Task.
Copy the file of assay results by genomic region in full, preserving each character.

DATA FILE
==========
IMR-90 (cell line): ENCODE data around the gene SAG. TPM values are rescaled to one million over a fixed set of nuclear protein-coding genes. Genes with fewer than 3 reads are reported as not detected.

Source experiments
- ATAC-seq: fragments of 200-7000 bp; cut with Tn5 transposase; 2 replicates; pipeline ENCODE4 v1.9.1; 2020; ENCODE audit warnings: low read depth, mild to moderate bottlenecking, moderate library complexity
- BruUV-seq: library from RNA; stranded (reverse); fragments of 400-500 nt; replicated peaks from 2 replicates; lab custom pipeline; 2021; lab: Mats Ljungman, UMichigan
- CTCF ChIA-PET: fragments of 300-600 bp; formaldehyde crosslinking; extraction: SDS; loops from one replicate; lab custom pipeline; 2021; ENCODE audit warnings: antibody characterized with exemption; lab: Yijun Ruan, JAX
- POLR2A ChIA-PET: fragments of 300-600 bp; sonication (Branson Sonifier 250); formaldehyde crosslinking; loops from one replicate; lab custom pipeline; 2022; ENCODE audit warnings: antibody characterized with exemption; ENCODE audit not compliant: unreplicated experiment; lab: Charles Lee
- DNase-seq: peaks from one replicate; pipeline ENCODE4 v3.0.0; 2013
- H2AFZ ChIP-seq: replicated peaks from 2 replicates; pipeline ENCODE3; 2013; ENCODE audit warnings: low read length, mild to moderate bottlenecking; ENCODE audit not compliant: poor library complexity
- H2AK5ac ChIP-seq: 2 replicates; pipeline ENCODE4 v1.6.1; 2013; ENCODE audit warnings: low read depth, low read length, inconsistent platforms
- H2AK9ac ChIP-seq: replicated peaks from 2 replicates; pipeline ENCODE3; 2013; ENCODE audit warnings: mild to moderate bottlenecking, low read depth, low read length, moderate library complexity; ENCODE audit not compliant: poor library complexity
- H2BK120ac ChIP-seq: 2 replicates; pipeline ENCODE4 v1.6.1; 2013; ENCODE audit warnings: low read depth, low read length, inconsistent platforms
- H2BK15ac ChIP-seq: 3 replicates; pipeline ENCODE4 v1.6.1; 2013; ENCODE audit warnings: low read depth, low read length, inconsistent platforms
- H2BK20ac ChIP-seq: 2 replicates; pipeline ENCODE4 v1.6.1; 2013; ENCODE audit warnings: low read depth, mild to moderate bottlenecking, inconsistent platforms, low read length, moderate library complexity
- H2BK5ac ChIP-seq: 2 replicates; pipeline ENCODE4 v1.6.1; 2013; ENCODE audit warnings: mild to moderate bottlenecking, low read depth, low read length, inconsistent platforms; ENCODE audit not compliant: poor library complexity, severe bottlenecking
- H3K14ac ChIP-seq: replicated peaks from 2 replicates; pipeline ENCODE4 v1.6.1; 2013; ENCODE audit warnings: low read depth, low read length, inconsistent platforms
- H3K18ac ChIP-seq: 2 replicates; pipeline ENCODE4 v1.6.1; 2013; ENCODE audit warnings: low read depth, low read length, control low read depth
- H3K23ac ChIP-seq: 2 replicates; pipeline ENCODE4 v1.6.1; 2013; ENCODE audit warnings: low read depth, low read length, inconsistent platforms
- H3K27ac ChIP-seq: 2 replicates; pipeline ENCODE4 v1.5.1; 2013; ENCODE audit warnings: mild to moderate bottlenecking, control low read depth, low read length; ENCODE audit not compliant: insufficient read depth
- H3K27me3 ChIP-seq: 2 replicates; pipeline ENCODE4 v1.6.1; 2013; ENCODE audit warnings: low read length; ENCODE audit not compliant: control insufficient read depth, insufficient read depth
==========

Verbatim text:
IMR-90 (cell line): ENCODE data around the gene SAG. TPM values are rescaled to one million over a fixed set of nuclear protein-coding genes. Genes with fewer than 3 reads are reported as not detected.

Source experiments
- ATAC-seq: fragments of 200-7000 bp; cut with Tn5 transposase; 2 replicates; pipeline ENCODE4 v1.9.1; 2020; ENCODE audit warnings: low read depth, mild to moderate bottlenecking, moderate library complexity
- BruUV-seq: library from RNA; stranded (reverse); fragments of 400-500 nt; replicated peaks from 2 replicates; lab custom pipeline; 2021; lab: Mats Ljungman, UMichigan
- CTCF ChIA-PET: fragments of 300-600 bp; formaldehyde crosslinking; extraction: SDS; loops from one replicate; lab custom pipeline; 2021; ENCODE audit warnings: antibody characterized with exemption; lab: Yijun Ruan, JAX
- POLR2A ChIA-PET: fragments of 300-600 bp; sonication (Branson Sonifier 250); formaldehyde crosslinking; loops from one replicate; lab custom pipeline; 2022; ENCODE audit warnings: antibody characterized with exemption; ENCODE audit not compliant: unreplicated experiment; lab: Charles Lee
- DNase-seq: peaks from one replicate; pipeline ENCODE4 v3.0.0; 2013
- H2AFZ ChIP-seq: replicated peaks from 2 replicates; pipeline ENCODE3; 2013; ENCODE audit warnings: low read length, mild to moderate bottlenecking; ENCODE audit not compliant: poor library complexity
- H2AK5ac ChIP-seq: 2 replicates; pipeline ENCODE4 v1.6.1; 2013; ENCODE audit warnings: low read depth, low read length, inconsistent platforms
- H2AK9ac ChIP-seq: replicated peaks from 2 replicates; pipeline ENCODE3; 2013; ENCODE audit warnings: mild to moderate bottlenecking, low read depth, low read length, moderate library complexity; ENCODE audit not compliant: poor library complexity
- H2BK120ac ChIP-seq: 2 replicates; pipeline ENCODE4 v1.6.1; 2013; ENCODE audit warnings: low read depth, low read length, inconsistent platforms
- H2BK15ac ChIP-seq: 3 replicates; pipeline ENCODE4 v1.6.1; 2013; ENCODE audit warnings: low read depth, low read length, inconsistent platforms
- H2BK20ac ChIP-seq: 2 replicates; pipeline ENCODE4 v1.6.1; 2013; ENCODE audit warnings: low read depth, mild to moderate bottlenecking, inconsistent platforms, low read length, moderate library complexity
- H2BK5ac ChIP-seq: 2 replicates; pipeline ENCODE4 v1.6.1; 2013; ENCODE audit warnings: mild to moderate bottlenecking, low read depth, low read length, inconsistent platforms; ENCODE audit not compliant: poor library complexity, severe bottlenecking
- H3K14ac ChIP-seq: replicated peaks from 2 replicates; pipeline ENCODE4 v1.6.1; 2013; ENCODE audit warnings: low read depth, low read length, inconsistent platforms
- H3K18ac ChIP-seq: 2 replicates; pipeline ENCODE4 v1.6.1; 2013; ENCODE audit warnings: low read depth, low read length, control low read depth
- H3K23ac ChIP-seq: 2 replicates; pipeline ENCODE4 v1.6.1; 2013; ENCODE audit warnings: low read depth, low read length, inconsistent platforms
- H3K27ac ChIP-seq: 2 replicates; pipeline ENCODE4 v1.5.1; 2013; ENCODE audit warnings: mild to moderate bottlenecking, control low read depth, low read length; ENCODE audit not compliant: insufficient read depth
- H3K27me3 ChIP-seq: 2 replicates; pipeline ENCODE4 v1.6.1; 2013; ENCODE audit warnings: low read length; ENCODE audit not compliant: control insufficient read depth, insufficient read depth